Why do you not oppose housing stock transfer? What benefits do you think it would bring? What is your experience of housing associations and do you think that they provide for the needs of homeless people?

Some of the evidence that we have heard suggests that housing associations contribute to social provision in an area. To tackle homelessness, we need a social strategy as well as a housing strategy. Have you any comments to make on that point?

Liz Nicholson: I will answer your first question and then, perhaps, you can remind me of the other questions.

Would you like to know what role Shelter has had in all areas of the Executive's housing policy or just as regards stock transfer?

The Convener: All housing policy, unless it will take too long to outline everything.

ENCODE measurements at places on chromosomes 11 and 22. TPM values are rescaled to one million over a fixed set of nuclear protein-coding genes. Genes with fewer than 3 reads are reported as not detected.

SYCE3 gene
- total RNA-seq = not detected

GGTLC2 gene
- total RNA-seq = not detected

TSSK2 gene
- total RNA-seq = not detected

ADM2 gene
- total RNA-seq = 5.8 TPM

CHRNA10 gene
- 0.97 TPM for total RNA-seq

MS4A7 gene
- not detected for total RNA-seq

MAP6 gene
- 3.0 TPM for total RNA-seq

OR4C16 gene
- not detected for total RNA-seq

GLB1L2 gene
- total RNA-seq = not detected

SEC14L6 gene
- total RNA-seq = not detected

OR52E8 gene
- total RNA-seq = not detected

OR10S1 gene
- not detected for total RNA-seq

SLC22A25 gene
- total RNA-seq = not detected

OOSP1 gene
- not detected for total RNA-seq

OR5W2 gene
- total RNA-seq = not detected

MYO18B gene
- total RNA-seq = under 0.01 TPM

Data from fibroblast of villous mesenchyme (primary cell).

Liz Nicholson: Shelter has been represented on the rough sleepers initiative advisory group since before the opening of the Parliament. We have been involved in social inclusion and Gavin Corbett has been on an associated working party. We are involved with the homelessness task force. We spoke to the new housing partnership steering group in January, when we first put the case that we are making today. We have met the new housing partnership steering group twice in the past three weeks because we are examining the detail of what will happen to homeless people after the stock transfer. We met with the Executive prior to publication of the proposed legislation to make suggestions about how to combat homelessness.